The degeneration resistors 202, 204, 206, 208 and 210 function in part to convert the incoming signal RFIN from a voltage to a current. Each of the degeneration resistors 202, 204, 206, 208 and 210 is coupled to the emitter node of an input transistor 222, 224, 226, 228 or 230, respectively, and is part of a current signal path to the output node OUTN (formed by transistors 244 and 270 and resistor 246). In the disclosed embodiment, four of the current signal paths are coupled to the output node OUTN by one side of a differential pair stacked on top of the input transistors 222-228. For example, the current signal path formed by transistor 222 and resistors 202 and 212 is coupled to the output node by transistor 232. In this signal path, current may be steered away from the output node OUTN by a transistor 248, which forms a differential pair with transistor 232. Transistors 234 and 260, transistors 236 and 256, and transistors 238 and 252 form the other three differential pairs of the disclosed amplifier 100. The input transistors 222, 224, 226, 228 and 230 are biased at a common base node by a bias voltage VBIAS1, and are preferably constructed to have a relatively small base resistance (when implemented in a bipolar process).

Currents flowing through the input transistors 222, 224, 226, 228 and 230 are converted to a voltage by a summing resistor 242, which is coupled between the collector nodes of the input transistors 222, 224, 226, 228 and 230 and the supply voltage VCC. The voltage at the common node of the summing resistor 242 and the input transistors 222, 224, 226, 228 and 230 is provided to the output node OUTN via an emitter-follower transistor 244. A transistor 270, biased by a bias voltage VBIAS3, and a resistor 246 complete the output stage.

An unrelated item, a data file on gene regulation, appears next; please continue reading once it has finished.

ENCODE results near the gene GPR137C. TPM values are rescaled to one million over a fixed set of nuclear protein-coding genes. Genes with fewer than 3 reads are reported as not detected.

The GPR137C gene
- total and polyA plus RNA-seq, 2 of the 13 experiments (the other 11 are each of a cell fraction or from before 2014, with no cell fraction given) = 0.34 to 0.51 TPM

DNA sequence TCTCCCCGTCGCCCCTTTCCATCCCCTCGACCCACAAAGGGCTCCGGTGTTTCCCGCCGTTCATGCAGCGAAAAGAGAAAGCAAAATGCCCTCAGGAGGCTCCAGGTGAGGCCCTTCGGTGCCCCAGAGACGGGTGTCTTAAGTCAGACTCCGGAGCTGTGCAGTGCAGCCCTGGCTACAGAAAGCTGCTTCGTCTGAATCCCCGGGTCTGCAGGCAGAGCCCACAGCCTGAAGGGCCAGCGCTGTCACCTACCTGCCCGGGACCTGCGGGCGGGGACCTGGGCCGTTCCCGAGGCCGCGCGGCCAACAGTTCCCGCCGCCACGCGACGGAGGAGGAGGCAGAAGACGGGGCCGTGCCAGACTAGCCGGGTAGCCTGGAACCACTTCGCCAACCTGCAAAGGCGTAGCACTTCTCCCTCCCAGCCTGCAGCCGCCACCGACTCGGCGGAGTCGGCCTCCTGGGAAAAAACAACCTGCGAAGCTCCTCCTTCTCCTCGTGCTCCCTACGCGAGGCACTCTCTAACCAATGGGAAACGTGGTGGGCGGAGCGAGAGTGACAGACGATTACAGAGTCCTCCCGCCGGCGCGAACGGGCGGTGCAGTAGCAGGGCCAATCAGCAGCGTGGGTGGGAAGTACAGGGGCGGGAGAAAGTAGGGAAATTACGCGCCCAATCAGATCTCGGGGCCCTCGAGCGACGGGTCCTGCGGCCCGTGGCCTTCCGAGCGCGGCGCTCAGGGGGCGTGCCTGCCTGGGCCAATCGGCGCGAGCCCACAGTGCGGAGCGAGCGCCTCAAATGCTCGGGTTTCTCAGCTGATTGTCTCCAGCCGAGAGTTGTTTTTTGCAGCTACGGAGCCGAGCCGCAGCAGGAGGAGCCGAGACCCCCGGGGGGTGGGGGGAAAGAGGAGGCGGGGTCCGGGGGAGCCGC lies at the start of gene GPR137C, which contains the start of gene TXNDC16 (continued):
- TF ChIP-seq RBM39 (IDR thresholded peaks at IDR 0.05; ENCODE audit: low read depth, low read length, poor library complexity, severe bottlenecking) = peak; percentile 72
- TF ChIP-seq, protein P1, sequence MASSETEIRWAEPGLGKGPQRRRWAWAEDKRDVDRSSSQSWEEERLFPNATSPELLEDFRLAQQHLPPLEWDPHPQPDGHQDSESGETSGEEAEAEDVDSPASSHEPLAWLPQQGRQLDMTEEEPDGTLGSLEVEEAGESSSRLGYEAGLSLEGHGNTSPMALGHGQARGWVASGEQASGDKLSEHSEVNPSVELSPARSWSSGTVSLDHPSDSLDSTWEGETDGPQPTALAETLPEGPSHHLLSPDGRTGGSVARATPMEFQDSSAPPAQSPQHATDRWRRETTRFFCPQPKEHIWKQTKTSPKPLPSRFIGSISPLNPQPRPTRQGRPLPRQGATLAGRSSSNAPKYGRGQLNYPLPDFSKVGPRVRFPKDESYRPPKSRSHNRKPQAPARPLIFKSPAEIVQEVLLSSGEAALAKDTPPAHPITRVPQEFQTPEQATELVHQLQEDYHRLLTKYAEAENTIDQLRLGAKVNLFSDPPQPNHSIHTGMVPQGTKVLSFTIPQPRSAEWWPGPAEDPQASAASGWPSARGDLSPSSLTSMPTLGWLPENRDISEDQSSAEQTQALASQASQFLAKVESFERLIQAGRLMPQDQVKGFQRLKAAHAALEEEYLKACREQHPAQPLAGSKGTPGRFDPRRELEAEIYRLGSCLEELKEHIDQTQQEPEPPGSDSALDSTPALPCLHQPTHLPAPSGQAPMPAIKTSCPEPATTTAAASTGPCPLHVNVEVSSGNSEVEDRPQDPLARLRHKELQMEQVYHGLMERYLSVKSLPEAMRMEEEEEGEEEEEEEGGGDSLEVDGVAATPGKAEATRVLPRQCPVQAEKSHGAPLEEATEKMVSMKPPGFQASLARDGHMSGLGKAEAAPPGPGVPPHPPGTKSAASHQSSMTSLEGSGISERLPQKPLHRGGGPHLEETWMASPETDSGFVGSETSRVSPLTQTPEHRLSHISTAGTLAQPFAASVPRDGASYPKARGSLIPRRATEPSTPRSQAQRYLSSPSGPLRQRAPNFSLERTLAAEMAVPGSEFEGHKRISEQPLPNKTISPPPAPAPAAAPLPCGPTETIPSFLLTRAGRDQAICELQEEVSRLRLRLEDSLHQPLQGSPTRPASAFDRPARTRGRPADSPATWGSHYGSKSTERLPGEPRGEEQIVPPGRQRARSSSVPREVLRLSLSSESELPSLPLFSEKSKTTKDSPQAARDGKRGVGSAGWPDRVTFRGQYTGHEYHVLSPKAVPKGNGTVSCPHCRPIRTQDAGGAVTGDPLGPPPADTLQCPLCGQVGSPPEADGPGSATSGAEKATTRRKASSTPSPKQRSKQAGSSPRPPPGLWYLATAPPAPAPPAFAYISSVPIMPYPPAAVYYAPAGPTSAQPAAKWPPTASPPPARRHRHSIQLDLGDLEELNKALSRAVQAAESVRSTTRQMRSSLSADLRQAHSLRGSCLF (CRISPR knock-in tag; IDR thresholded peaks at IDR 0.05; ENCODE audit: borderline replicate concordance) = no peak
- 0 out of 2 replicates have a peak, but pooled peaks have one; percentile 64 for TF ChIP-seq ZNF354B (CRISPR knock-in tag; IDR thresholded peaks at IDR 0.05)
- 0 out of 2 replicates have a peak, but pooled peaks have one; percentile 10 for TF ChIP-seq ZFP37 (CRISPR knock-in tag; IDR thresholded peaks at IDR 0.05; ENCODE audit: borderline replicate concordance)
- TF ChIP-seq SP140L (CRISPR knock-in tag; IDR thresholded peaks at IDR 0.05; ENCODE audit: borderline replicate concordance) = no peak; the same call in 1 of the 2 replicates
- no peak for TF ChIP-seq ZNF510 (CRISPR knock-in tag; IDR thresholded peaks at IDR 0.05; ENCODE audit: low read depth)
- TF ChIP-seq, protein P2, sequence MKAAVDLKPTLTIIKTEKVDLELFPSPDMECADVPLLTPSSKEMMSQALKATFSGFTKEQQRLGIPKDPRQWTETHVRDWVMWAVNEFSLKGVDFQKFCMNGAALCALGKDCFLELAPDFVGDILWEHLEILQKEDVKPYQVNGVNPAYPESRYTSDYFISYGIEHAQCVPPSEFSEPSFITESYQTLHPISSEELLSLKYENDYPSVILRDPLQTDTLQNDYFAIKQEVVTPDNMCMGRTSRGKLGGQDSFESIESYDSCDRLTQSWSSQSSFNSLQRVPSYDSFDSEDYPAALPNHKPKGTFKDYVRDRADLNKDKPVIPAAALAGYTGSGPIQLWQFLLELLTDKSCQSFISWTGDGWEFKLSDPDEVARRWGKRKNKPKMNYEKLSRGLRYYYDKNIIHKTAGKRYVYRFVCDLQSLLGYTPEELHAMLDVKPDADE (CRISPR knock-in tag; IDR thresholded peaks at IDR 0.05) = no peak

The control voltage VCTRLN is applied to the base node of each of the transistors 232, 234, 236 and 238 via an emitter follower transistor 266, while the separate control voltage VCTRLP or attenuated version thereof is applied to the base nodes of transistors 248, 252, 256 and 260. In the disclosed embodiment of the invention, the control voltages VCTRLN and VCTRLP correspond to a differential AGC voltage. A remaining current signal path, formed by transistors 230 and 240 and resistors 210 and 220, is separately biased by a bias voltage VBIAS4 as discussed in greater detail below.

The control voltage VCTRLP is applied directly to the base node of transistor 248. A resistor ladder formed of series-connected resistors 250, 254 and 258 provides staggered versions of the control voltage VCTRLP to the transistors 252, 256 and 260. More particularly, the control voltage VCTRLP is provided to the base node of transistor 252 via the resistor 250, and is further provided to the base node of transistor 256 via the series combination of resistors 252 and 256. The series combination of resistors 252, 256 and 260 is used to provide a staggered or attenuated version of the control voltage VCTRLP to the base node of the transistor 260. The resistor ladder is biased by a current source formed of a transistor 262 and a bias resistor 264. The base node of the transistor 262 is driven by a bias voltage VBIAS2. The bias voltage VBIAS2 is also provided to the base node of a transistor 272 which, in conjunction with a bias resistor 268, establishes a bias current used to provide the control voltage VCTRLN to the base nodes of the transistors 232, 234, 236 and 238.

By varying the control voltages VCTRLN and VCTRLP, current may be steered to or away from the output node OUTN. For example, if the value of the control voltage VCTRLP is higher than the control voltage VCTRLN, more current will travel through transistor 248 than through transistor 232, with a corresponding decrease in mirrored current through the output stage. This configuration permits a continuously variable gain through each current signal path, resulting in smooth gain curve (see FIG. 4).